The First female president of the Confederation of British Industry, Dame Helen Alexander, has died aged 60.
Dame Helen, who had been battling cancer for several years, was married and had three children.
The Economist Group, of whom Alexander was chief executive from 1997-2008, described her as “self-effacing but a world-class networker”.
Her long and successful business career included boardroom roles at Rolls-Royce and Centrica, making her a trailblazer for women in business.
Alexander started her career in publishing with Faber & Faber, before moving to the Economist Group in 1985.
She then became the first female president of the CBI, and then, along with Sir Philip Hampton, undertook the independent Hampton Alexander review, which aimed to increase female representation in senior business roles.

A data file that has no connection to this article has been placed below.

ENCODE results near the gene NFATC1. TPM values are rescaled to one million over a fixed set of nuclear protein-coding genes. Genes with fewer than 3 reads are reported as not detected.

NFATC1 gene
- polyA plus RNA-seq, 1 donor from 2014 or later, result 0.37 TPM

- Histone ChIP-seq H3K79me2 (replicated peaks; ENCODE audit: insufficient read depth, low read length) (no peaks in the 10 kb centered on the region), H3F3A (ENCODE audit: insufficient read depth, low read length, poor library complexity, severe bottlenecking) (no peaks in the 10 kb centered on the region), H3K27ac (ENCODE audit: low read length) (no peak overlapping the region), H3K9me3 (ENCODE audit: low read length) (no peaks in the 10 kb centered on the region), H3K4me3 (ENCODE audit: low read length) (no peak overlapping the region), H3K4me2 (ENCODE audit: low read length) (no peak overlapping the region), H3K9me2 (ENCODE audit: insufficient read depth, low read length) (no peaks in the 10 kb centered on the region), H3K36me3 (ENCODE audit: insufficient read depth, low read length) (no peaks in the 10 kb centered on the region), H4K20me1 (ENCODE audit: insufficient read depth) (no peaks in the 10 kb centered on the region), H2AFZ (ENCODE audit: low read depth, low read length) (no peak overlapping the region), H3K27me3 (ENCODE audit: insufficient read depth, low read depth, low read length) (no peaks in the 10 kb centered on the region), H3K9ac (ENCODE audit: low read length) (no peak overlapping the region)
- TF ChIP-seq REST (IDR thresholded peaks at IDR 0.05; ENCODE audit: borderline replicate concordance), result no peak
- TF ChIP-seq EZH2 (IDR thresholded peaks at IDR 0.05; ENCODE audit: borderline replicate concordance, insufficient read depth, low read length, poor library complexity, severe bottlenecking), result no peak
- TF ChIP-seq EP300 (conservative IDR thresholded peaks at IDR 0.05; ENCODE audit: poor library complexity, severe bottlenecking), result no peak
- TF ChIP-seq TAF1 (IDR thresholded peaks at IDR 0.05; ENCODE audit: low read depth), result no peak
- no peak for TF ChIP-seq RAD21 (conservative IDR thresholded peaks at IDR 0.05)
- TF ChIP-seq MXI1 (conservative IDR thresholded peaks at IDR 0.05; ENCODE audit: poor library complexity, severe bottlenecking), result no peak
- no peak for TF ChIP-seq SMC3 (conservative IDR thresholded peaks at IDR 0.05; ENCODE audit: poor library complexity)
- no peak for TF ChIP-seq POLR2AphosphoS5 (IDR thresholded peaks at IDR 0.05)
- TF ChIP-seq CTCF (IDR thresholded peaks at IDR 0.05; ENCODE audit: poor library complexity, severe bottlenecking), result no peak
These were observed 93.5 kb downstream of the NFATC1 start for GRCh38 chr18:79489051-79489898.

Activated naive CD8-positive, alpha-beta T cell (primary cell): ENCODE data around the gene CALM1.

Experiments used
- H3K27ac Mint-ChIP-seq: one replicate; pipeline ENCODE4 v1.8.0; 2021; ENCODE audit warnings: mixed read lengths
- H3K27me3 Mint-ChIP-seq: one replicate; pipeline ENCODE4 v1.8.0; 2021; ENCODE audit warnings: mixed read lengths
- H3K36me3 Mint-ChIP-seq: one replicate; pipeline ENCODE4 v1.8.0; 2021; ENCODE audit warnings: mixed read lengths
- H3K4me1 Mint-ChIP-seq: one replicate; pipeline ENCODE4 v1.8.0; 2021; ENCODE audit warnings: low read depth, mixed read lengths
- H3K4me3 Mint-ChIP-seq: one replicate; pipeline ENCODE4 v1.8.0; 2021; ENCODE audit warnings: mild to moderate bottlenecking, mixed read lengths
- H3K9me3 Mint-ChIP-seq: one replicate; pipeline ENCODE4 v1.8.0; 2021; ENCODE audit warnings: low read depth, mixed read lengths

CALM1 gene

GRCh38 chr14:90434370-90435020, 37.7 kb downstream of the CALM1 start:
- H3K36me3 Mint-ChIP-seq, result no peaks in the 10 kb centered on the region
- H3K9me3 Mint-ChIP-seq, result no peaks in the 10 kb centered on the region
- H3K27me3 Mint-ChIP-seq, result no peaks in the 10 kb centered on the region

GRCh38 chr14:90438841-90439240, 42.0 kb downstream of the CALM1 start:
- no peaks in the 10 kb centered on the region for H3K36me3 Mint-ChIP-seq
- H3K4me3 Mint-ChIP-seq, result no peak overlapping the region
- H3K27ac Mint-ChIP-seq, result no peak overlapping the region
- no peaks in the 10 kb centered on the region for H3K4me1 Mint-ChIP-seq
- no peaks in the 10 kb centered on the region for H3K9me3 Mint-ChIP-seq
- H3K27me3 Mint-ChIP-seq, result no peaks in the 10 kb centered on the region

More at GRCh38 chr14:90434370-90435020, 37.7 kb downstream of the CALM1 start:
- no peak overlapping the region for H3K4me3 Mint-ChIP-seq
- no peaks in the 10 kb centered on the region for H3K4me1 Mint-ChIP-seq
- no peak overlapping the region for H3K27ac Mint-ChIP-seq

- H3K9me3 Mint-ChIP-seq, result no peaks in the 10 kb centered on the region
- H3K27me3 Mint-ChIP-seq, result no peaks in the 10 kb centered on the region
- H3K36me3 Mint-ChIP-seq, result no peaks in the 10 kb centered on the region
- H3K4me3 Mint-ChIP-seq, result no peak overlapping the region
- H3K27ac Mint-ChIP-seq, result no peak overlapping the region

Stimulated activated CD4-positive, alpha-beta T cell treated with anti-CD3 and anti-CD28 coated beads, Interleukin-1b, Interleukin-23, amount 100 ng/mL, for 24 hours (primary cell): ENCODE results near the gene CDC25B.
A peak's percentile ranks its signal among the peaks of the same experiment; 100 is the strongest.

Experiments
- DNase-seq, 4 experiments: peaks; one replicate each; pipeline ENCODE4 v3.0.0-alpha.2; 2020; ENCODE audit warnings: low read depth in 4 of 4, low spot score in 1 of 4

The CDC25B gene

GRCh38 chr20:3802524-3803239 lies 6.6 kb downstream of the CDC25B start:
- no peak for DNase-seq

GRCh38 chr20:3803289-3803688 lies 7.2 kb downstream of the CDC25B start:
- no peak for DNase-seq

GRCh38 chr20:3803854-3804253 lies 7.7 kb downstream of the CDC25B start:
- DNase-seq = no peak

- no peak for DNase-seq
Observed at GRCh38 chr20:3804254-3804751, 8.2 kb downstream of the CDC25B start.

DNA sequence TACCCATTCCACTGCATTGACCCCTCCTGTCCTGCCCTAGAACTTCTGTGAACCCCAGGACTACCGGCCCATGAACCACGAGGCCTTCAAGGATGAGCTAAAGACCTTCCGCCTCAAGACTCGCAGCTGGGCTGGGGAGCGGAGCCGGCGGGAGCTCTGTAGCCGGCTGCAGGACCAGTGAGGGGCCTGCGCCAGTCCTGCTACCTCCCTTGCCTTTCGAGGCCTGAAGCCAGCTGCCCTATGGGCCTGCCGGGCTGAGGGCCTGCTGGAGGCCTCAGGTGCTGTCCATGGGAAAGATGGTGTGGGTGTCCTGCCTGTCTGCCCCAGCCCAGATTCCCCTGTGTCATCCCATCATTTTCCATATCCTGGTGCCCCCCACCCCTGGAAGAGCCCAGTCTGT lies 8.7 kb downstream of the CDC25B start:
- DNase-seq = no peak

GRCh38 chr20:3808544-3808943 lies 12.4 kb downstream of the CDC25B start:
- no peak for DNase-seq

Among these roles, the Oxford-educated Alexander was also a non-executive director of PA Group, and at BT Group and Huawei UK.
In a statement announcing her death, The Economist said:
“Her success owed much to a leadership style that lacked fireworks and did not seek fame, but deserved more recognition, for both its humanity and effectiveness,” the newspaper said in an article on its website.
“Helen relied on a quiet wisdom: listening not lecturing. No name was ever forgotten, no thoughtful personal gesture was too small.”
The CBI’s current President, Paul Drechsler added: “People will remember Helen for being a great listener with a thoughtful sense of humour.
“She will be greatly missed by me and by everyone who knew her, both in the UK and beyond.”
The Economist saw circulation surge nearly 50 per cent and profits rise by 75 per cent under Dame Helen.
In 2004, she was awarded a CBE for services to publishing, and later received a DBE for services to business in 2011.